[10] The two-, three- and four-month contract prices dropped by 18.4%, 10.7% and 8.6%, respectively.

[11] "The investment objective of USO is for the daily changes in percentage terms of its shares' NAV to reflect the daily changes in percentage terms of the spot price of light, sweet crude oil delivered to Cushing, Oklahoma, as measured by the daily changes in price of USO's Benchmark Oil Futures Contract, less USO's expenses." See USCF, "United States Oil Fund," accessed May 1, 2020,

[12] This price per share reflects the price post the one-for-eight reverse split. The one-for-eight reverse split was announced on April 22, 2020 and was implemented at the closing of April 28, 2020. As a result of the reverse share split, every eight pre-split share resulted in one post-split share. This means in pre-split prices, the price per share fell from $12.81 on January 2 to $2.81 on April 21.

[13] The April 24 8-K filing states, "In response to current and evolving regulatory limitations, ongoing extraordinary market conditions in the crude oil markets, including super Contango, volatility and large purchases of shares in USO, as well as regulator concerns about the size of its positions in the Benchmark Futures Contract, USO announced, as described above, that it intended to invest in Oil Futures Contracts other than the Benchmark Oil Futures Contract and could, if it determined it appropriate in light of market conditions and regulatory requirements, invest in Other Oil-Related Interests. The above June futures contract on the NYMEX is the current Benchmark Oil Futures Contract. The Benchmark Oil Futures Contract is the futures contract on light, sweet crude oil as traded on the NYMEX that is the near month contract to expire, except when the near month contract is within two weeks of expiration, in which case it will be measured by the futures contract that is the next month contract to expire. Historically, USO has achieved its investment primarily by investing in the Benchmark Oil Futures Contract and in oil futures contracts for light, sweet crude oil traded on ICE Futures with the same maturity month as the Benchmark Futures Contract. In making this announcement, USO disclosed that the selection of investments intended to meet USO's investment objective other than the Benchmark Futures Contract may impact the performance of USO and can make it difficult for USO to track the Benchmark Futures Contract or meet its investment objective."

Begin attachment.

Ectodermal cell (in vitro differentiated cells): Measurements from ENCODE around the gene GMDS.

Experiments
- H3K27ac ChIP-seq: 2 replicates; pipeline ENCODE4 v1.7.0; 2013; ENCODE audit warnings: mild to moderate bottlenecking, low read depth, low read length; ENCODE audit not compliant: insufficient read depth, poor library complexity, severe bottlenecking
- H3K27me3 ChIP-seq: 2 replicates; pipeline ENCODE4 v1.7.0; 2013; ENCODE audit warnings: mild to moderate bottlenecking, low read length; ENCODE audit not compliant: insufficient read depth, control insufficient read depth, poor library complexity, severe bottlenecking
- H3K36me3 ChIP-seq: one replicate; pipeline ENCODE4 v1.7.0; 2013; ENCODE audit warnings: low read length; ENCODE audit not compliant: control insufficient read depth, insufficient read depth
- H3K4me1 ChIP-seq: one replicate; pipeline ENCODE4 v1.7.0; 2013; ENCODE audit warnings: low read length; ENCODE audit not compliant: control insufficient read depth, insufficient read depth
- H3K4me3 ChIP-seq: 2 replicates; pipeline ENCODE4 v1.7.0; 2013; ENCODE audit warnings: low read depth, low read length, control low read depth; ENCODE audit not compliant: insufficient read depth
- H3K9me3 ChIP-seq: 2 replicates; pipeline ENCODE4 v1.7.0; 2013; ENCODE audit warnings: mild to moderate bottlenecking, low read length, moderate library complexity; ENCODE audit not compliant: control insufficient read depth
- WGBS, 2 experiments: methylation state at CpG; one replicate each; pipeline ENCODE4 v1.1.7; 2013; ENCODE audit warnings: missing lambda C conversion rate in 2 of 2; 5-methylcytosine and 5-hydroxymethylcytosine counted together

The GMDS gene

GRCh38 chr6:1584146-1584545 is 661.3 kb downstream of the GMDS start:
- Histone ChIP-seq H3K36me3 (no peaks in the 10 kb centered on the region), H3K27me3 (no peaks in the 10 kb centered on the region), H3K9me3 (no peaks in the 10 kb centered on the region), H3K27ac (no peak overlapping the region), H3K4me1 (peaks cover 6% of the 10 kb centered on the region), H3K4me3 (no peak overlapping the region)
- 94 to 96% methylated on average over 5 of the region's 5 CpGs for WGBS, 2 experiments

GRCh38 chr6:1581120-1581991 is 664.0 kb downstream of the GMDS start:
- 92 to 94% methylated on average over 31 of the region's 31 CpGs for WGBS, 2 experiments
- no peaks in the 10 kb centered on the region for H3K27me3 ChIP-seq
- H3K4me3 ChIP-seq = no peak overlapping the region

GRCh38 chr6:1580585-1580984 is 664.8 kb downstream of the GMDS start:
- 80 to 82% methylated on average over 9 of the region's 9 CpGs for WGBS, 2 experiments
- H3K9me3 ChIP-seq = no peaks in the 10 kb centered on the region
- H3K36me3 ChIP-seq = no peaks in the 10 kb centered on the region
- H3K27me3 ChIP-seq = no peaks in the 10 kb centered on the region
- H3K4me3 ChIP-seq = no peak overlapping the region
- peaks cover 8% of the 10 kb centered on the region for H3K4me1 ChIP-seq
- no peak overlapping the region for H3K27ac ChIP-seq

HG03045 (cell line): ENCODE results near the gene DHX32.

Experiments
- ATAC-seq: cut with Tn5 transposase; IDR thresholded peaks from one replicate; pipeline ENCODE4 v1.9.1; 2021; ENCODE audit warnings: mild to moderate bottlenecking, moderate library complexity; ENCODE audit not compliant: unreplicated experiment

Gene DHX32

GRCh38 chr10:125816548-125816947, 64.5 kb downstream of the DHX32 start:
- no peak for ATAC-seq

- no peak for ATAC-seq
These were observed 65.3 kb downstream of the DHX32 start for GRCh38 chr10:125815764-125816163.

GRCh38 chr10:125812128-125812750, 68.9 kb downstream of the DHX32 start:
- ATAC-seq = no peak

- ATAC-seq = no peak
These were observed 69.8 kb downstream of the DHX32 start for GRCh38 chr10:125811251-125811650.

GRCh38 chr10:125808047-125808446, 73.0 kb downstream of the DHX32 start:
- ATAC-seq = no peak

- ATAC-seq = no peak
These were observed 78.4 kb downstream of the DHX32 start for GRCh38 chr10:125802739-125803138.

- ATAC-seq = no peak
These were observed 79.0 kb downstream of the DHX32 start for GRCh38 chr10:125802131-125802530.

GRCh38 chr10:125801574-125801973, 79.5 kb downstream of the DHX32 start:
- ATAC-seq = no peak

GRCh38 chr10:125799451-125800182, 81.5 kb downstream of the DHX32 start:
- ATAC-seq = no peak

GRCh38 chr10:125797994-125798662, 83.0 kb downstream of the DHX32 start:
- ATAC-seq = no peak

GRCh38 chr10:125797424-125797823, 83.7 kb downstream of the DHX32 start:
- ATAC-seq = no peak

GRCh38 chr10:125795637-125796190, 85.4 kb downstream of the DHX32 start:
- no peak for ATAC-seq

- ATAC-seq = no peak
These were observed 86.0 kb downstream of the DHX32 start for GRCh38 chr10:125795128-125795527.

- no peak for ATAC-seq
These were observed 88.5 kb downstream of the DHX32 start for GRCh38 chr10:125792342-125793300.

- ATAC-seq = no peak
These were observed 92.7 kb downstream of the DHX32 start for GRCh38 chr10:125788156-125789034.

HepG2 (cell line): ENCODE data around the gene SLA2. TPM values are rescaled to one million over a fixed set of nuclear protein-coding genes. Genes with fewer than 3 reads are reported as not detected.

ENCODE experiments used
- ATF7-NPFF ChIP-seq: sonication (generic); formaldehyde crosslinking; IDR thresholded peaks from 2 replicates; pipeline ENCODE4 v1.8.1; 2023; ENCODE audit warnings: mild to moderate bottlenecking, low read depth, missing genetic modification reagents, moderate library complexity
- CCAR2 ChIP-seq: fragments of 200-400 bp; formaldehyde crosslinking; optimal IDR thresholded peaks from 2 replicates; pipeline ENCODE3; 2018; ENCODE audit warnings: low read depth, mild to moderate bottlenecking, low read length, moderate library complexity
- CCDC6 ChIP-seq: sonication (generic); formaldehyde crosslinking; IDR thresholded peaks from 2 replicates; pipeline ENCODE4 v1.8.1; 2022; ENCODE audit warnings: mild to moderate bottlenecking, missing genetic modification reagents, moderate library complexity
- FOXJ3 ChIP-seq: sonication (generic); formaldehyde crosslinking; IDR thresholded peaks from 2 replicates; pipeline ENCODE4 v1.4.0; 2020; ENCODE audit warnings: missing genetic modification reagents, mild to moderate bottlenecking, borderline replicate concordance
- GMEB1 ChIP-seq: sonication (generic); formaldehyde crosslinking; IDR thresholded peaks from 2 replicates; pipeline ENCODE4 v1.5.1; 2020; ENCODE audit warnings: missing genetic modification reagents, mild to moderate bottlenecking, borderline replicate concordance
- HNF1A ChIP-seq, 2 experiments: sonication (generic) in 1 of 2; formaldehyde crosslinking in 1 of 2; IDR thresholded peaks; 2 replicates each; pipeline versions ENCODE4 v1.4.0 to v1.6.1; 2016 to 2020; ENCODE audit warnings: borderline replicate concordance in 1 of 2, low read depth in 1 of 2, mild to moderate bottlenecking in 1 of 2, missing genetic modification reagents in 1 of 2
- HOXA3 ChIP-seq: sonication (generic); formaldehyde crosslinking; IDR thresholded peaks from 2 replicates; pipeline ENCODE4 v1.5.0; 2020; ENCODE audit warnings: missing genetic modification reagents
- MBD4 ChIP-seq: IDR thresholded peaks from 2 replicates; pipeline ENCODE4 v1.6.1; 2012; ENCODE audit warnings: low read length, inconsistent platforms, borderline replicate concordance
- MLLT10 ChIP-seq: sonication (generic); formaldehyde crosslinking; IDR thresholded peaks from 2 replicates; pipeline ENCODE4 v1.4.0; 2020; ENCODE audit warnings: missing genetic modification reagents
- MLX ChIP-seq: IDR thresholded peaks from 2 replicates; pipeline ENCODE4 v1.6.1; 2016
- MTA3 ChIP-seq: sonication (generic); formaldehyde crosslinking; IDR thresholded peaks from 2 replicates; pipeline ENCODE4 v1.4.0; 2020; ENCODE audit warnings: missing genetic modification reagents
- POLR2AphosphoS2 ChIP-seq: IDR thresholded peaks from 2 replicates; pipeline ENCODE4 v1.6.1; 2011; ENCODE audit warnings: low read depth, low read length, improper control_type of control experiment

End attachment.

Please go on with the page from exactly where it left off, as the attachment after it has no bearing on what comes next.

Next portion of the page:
[14] See USCF, "United States Oil Fund," accessed May 5, 2020,

[15] The April 27 8-K filing states, "Commencing on April 27, 2020 and through April 30, 2020, for the reasons set forth below and, in particular because of evolving market conditions, regulator accountability levels and position limits being imposed on USO with respect to the Oil Futures Contracts, and risk mitigation measures taken by its FCM with respect to USO acquiring additional Oil Futures contracts, USO has determined that it will invest in Oil Futures Contracts as follows: approximately 30% of its portfolio in crude oil futures contracts on the NYMEX and ICE Futures in the July contract, approximately 15% of its portfolio in crude oil futures contracts on the NYMEX and ICE Futures in the August contract, and approximately 15% of its portfolio in crude oil futures contracts on the NYMEX and ICE Futures in the September contract, and approximately 15% of its portfolio in crude oil futures contracts on the NYMEX and ICE Futures in the October contract, and approximately 15% of its portfolio in crude oil futures contracts on the NYMEX and ICE Futures in the December contract, and approximately 10% of its portfolio in crude oil futures contracts on the NYMEX and ICE Futures in the June 2021 contract. USCF will roll the current portfolio positions into the positions described above over a three-day period with approximately 33.3% of the investment changes taking place each day on each of April 27, 2020, April 28, 2020, and April 29, 2020."

[16] USO announced that as of April 24, it may invest approximately 20% of its portfolio in crude oil futures contracts on the NYMEX and ICE Futures Europe and ICE Futures U.S. (together, "ICE Futures") in the June futures contract, approximately 40% of its portfolio in crude oil futures contracts on the NYMEX and ICE Futures in the July contract, approximately 20% of its portfolio in crude oil futures contracts on the NYMEX and ICE Futures in the August contract, and approximately 20% of its portfolio in crude oil futures contracts on the NYMEX and ICE Futures in the September contract.

[17] "Did West Texas Intermediate Collapse Burn US$1 Billion Hole in Bank of China Investors' Pockets?" South China Morning Post, April 27, 2020,

[18] Sunny Oh, "Bank of China Sold Oil's May Contract into a Historic Implosion in Crude—And Retail Investors May Have Gotten Crushed," MarketWatch, April 23, 2020,

[19] See Huang Mengqi, "Crude Oil Treasure' Design Path Finally Found Out," Sina Finance, April 27, 2020,; CME Group, "BOCI Commodities and Futures (USA) LLC, accessed May 1, 2020,; Bloomberg, "BOC International Holdings Limited," accessed May 1, 2020,

[20] See Reddan, Darcy, "ProShares Sued Over Fund Destroyed By The Volpocalypse," Law360, Jan. 19, 2019,

[21] See Ruscoe, Emilie, "VIX Notes Investors Were Amply Warned of Risks, Judge Finds," Law360, April 29, 2020,

For a reprint of this article, please contact

View comments

Hello! I'm Law360's automated support bot.

How can I help you today?

For example, you can type:
  • I forgot my password
  • I took a free trial but didn't get a verification email
  • How do I sign up for a newsletter?
Ask a question!